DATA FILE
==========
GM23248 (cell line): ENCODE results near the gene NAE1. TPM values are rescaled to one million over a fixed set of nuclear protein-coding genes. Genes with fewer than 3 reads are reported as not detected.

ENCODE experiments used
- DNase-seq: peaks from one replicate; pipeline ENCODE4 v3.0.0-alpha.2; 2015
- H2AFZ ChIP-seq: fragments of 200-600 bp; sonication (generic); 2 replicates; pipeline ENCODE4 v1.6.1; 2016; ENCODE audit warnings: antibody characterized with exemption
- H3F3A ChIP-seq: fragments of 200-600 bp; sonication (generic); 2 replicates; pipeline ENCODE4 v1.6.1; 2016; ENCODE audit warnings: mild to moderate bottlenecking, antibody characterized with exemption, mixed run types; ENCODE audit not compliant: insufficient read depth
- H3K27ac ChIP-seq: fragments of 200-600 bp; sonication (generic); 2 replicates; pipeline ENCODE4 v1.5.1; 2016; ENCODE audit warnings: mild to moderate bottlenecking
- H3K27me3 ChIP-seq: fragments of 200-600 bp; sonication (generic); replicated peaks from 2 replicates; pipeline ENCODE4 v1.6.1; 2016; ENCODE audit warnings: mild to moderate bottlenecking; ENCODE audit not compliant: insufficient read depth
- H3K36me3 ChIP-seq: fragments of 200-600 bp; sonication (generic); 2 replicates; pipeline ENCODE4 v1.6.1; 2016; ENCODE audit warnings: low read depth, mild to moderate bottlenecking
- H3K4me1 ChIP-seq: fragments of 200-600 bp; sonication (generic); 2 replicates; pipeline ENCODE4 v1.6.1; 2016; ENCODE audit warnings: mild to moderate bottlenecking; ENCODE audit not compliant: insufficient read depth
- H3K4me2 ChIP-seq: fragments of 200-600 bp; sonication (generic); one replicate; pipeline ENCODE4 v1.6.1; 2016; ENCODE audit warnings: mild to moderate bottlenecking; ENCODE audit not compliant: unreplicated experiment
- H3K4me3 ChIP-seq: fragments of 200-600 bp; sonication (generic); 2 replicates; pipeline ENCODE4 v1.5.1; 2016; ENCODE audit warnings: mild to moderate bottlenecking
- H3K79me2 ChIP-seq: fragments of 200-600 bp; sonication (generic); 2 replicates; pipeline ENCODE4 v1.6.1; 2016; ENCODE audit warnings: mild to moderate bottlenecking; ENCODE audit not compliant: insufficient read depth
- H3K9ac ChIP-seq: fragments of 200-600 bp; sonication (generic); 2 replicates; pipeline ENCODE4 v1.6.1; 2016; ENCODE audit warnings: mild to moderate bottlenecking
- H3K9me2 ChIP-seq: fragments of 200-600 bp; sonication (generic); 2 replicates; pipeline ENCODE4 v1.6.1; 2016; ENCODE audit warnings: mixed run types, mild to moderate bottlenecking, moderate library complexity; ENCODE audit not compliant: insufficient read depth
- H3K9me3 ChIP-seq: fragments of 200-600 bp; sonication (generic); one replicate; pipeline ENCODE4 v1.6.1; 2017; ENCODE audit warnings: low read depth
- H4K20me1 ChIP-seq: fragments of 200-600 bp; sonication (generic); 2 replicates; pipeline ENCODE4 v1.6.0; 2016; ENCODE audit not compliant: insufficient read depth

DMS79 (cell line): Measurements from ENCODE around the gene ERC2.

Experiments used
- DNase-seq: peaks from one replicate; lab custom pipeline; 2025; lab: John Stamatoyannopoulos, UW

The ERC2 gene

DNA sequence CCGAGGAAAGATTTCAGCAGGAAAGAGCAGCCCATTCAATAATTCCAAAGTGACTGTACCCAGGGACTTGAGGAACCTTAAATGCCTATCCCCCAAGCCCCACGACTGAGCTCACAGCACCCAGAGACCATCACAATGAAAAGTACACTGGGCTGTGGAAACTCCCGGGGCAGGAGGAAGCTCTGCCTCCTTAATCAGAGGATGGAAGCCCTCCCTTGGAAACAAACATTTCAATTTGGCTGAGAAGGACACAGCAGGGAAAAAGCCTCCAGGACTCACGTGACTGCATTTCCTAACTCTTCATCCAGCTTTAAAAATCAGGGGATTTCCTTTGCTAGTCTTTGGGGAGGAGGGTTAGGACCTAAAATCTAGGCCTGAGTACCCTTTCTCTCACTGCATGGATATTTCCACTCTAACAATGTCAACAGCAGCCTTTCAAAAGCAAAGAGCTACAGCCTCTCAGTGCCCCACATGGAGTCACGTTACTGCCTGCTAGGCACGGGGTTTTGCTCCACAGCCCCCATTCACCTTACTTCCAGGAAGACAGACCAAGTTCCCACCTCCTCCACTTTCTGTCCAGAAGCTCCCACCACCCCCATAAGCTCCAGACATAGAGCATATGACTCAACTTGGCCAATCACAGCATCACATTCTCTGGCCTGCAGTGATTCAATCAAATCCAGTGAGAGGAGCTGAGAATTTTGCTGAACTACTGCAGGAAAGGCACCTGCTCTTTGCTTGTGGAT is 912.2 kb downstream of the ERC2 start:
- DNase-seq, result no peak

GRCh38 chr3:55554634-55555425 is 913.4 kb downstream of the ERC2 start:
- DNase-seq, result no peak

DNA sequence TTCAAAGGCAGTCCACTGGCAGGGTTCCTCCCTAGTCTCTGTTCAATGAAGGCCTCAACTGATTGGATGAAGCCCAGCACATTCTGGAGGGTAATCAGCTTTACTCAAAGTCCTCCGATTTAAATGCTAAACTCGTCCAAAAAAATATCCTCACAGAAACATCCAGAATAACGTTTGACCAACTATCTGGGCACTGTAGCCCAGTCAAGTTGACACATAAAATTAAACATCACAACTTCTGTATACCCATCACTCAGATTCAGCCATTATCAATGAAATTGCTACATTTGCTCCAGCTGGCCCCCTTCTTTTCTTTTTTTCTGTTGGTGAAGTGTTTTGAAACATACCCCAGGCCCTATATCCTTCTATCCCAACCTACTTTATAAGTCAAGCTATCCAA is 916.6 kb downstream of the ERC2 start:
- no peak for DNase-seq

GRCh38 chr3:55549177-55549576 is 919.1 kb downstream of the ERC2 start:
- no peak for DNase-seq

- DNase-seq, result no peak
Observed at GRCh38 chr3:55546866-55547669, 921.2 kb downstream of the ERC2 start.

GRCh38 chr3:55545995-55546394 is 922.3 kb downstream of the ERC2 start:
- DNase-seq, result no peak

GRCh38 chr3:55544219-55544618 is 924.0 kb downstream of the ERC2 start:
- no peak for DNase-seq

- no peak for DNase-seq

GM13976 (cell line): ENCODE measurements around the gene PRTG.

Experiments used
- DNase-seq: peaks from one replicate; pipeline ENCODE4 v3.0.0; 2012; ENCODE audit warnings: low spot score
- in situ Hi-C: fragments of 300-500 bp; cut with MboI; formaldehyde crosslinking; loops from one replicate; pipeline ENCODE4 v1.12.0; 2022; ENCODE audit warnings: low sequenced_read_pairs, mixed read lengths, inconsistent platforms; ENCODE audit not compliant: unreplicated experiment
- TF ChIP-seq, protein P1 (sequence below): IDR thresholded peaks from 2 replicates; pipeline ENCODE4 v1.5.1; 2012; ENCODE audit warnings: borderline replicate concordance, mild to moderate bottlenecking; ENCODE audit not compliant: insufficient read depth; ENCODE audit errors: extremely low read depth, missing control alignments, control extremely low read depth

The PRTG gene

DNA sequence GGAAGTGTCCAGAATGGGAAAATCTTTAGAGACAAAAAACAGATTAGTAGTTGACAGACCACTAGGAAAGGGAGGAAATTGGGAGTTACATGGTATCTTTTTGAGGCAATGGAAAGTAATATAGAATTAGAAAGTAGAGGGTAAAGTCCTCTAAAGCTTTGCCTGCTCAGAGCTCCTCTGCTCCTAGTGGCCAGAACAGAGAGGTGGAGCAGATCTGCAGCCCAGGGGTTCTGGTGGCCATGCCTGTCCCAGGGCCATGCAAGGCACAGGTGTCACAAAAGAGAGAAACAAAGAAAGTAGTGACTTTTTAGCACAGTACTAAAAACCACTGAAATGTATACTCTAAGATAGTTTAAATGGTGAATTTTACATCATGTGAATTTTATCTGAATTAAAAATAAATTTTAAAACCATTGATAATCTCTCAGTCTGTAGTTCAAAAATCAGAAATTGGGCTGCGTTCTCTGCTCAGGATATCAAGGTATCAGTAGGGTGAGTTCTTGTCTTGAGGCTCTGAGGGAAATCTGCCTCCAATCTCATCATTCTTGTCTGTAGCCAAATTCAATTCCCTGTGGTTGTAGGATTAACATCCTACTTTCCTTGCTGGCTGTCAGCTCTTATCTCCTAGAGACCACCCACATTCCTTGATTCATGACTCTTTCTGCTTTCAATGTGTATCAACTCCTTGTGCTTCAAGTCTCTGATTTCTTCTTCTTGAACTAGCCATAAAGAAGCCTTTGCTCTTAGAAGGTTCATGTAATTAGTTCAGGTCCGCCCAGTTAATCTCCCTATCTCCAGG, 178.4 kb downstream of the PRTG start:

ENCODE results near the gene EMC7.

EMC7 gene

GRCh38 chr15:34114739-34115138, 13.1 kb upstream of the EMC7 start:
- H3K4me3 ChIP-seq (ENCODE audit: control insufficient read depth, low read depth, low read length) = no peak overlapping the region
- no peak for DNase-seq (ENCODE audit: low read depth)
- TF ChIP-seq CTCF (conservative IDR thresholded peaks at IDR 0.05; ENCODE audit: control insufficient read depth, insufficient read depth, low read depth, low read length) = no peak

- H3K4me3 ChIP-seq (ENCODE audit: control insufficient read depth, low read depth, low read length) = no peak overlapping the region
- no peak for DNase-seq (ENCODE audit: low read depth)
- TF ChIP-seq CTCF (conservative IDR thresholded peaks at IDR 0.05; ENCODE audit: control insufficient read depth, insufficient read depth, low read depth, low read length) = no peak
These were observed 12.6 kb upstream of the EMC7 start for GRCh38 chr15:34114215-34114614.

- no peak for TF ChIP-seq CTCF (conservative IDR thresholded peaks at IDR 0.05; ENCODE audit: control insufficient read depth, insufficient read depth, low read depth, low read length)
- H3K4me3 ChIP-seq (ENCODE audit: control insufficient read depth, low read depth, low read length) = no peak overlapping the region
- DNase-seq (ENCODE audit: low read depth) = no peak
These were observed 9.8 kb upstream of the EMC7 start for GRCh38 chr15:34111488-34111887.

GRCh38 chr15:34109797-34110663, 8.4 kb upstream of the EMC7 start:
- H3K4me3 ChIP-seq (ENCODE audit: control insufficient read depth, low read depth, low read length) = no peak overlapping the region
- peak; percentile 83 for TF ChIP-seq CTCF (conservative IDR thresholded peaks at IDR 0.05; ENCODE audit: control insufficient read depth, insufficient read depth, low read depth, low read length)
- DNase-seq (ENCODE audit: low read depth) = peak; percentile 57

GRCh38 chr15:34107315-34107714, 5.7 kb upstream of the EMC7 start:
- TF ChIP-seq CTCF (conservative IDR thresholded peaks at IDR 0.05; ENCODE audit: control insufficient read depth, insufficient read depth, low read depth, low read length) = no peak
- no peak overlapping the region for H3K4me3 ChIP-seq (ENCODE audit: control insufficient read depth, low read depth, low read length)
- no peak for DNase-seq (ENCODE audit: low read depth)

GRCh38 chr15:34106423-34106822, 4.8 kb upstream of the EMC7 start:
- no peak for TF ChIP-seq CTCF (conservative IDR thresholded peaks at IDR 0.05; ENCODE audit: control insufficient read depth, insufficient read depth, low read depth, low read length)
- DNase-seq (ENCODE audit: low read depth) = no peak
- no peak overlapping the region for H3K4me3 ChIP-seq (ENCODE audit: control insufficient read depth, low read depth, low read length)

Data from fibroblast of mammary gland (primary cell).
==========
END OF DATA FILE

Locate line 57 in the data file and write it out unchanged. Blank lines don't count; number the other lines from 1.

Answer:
GRCh38 chr15:34109797-34110663, 8.4 kb upstream of the EMC7 start: